As an American Airlines Advantage member, I’ve flown nearly every partner airline in their One World Alliance network. When I booked an award ticket recently to fly from San Francisco to Paris, the only availability had me flying an American Airlines flight from San Francisco to LAX, and then an Air Tahiti Nui flight from LAX to Paris.
I knew nothing much of Air Tahiti Nui. I didn’t even know they flew from the US to France. Although it does make sense given the French Polynesian population who live in the South Pacific and the few who inhabit Los Angeles. As soon as I confirmed my ticket, I went on their website to research what their business class was like. I admit that I was spoiled having flown Qantas’ A380 in Business Class and most recently on American’s B777 – both of which had flat beds. I wasn’t able to glean much from their website, but assumed it would be a comfortable ride anyway. Besides, my bigger priority was having as close to a direct flight to Paris as possible.
On 30 March 2012, I boarded my flight from LAX to Paris on Air Tahiti Nui’s flight TN08. As I walked down the jetway, I was immediately greeted by an entourage of Tahitians speaking in a combination of French and Tahitian. I knew just a tad bit more French than I did Tahitian, and did my best to respond in kind. As soon as I entered the jet, I was escorted to the business class cabin hearing Tahitian music playing in the background, automatically putting me in a relaxed mood. The flight attendant assisting me was Teriipaia Nancy. She had lovely dark skin and her hair pulled back in a bun, wearing a tiare behind her left ear. She took my coat, took my drink order and went about her way.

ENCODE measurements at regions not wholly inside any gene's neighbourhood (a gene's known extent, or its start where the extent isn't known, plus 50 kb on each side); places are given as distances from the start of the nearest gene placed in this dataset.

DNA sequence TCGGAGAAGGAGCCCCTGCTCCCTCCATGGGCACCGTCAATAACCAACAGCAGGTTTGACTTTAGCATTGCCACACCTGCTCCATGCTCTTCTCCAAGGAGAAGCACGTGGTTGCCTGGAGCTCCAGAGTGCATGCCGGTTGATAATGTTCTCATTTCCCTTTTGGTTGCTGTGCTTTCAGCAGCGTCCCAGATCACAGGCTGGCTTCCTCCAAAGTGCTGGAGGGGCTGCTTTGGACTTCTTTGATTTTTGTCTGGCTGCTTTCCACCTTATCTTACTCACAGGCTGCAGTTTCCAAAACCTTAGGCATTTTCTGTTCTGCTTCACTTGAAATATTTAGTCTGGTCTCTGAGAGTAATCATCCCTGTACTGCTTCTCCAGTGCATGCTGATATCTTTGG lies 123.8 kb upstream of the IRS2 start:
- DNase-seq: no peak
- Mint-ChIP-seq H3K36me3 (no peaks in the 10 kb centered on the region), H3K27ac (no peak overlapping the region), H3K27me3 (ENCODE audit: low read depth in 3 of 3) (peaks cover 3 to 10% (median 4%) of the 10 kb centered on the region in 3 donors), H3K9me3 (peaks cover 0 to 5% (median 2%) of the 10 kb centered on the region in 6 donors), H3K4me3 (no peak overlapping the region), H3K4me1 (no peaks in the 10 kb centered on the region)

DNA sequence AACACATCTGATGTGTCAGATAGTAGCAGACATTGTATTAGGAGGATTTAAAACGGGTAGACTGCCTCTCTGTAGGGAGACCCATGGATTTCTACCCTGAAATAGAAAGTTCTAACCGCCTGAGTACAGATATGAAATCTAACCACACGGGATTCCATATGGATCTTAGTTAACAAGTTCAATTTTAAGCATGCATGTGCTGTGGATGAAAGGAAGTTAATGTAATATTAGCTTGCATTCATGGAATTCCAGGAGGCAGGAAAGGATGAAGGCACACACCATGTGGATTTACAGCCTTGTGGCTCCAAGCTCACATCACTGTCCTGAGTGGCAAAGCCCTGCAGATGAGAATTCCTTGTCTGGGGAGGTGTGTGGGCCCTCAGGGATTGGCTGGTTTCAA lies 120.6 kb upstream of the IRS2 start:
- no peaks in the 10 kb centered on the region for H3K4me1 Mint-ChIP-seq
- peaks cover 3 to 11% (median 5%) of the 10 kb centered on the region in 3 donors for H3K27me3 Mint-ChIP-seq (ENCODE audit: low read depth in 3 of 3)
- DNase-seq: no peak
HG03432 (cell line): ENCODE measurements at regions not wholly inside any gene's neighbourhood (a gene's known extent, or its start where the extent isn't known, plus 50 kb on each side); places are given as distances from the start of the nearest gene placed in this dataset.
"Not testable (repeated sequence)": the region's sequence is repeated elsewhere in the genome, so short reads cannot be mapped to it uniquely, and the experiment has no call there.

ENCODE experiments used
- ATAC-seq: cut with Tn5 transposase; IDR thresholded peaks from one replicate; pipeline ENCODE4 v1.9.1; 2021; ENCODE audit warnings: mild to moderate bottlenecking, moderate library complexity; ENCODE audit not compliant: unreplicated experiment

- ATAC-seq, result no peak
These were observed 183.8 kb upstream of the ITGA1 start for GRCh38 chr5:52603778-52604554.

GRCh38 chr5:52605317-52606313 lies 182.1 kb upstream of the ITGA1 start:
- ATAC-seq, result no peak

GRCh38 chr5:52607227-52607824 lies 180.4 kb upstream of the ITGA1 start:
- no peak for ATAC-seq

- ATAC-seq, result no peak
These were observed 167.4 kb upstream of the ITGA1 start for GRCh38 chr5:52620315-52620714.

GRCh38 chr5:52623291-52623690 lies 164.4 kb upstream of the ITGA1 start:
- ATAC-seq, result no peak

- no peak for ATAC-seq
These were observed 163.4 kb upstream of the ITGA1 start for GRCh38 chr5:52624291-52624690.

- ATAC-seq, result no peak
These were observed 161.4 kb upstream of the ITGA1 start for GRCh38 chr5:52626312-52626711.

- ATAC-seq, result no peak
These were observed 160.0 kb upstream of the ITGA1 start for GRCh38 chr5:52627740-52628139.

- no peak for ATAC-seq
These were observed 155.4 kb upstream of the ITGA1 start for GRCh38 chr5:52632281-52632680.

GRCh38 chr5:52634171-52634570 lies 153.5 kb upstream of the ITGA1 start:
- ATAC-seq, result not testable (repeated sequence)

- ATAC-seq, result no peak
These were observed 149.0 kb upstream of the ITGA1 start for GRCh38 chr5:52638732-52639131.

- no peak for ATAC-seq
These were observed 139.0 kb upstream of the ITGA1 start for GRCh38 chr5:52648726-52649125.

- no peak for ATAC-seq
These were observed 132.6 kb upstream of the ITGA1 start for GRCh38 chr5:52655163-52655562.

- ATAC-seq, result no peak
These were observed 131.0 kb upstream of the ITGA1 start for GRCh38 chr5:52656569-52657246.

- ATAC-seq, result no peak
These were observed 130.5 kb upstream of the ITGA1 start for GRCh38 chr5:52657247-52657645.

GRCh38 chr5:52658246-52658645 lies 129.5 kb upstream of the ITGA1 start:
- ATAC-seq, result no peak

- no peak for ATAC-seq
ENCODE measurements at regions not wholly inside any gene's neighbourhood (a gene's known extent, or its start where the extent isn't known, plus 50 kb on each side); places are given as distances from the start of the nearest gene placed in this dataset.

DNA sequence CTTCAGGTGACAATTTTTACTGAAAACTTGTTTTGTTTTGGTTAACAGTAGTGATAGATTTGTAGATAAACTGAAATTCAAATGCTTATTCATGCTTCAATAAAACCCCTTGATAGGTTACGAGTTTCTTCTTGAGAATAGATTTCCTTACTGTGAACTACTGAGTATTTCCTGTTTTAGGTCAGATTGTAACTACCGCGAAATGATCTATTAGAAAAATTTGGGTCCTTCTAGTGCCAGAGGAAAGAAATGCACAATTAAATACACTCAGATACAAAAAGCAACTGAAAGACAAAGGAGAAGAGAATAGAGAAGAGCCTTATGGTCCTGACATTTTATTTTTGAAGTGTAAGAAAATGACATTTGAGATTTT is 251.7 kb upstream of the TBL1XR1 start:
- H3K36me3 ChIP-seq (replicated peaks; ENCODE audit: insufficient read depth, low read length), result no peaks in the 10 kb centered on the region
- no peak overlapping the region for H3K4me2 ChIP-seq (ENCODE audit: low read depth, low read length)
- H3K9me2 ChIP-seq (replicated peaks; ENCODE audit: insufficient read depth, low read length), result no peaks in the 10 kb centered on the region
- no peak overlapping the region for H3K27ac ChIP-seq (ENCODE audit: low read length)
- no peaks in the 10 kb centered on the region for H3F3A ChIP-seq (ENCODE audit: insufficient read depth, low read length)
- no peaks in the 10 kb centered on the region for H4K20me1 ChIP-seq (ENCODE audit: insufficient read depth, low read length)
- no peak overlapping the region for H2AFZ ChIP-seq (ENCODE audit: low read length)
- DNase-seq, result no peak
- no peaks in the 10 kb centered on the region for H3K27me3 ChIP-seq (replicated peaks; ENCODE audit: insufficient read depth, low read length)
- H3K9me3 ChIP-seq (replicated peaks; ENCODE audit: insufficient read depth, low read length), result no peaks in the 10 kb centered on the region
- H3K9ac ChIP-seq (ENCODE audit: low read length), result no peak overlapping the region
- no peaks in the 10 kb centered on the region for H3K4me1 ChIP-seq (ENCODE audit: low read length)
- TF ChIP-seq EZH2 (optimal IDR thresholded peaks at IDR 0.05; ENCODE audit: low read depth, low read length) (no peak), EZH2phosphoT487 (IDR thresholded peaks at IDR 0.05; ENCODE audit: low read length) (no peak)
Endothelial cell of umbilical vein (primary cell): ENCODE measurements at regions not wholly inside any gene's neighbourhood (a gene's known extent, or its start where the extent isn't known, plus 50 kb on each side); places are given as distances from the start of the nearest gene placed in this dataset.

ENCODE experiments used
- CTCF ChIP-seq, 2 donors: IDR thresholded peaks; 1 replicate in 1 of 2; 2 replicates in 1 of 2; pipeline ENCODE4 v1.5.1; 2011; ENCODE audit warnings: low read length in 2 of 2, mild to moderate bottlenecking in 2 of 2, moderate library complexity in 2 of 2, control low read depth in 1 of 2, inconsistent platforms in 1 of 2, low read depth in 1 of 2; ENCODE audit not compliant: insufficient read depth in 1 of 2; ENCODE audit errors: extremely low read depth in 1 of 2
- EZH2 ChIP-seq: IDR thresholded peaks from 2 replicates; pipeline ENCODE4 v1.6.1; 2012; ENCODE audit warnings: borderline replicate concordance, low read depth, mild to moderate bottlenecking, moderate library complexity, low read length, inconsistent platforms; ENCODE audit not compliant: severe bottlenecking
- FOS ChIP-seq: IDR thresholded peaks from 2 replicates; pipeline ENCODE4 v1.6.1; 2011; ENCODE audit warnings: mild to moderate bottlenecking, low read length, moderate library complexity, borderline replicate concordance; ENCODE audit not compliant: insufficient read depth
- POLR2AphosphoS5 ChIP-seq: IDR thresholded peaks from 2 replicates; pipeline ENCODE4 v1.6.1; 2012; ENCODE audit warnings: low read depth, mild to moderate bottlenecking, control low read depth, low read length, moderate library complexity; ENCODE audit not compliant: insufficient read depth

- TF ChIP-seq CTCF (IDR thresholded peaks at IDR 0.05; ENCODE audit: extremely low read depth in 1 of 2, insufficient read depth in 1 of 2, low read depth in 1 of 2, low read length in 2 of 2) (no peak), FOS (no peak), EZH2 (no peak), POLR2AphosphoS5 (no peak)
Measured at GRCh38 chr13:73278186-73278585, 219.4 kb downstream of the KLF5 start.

The Business Class cabin was very colourful and noticeably roomy. Unfortunately, the seats seemed very antiquated. It even had an ashtray as though it was waiting to be used. The seats only reclined to about 150 degrees and weren’t set up in pods, which meant that my reclined seat minimised the legroom of the passenger behind me – likewise, the passenger in front impacting me. Seats in most airlines, especially in premier cabins, are ensconced in a pod so that no matter how far you recline, it’s still encased in that pod.
Like clockwork, I began to recline my seat once the wheels were up. The buttons to manipulate the seat were a bit confusing and, at first, didn’t seem to work. When I finally got to the most comfortable position, I quickly noticed that I wasn’t all that comfortable. The leg rest wasn’t as high as I had hoped, and the leg extension was either too short or too long. The headsets provided weren’t the typical noise-cancelling ones offered by American. Their entertainment system was not on-demand and limited to only 6 movies that replayed after each conclusion. The traveler’s kit provided was very basic, even lackluster. There were no slippers nor pajamas. I guess you don’t notice these things until you know different.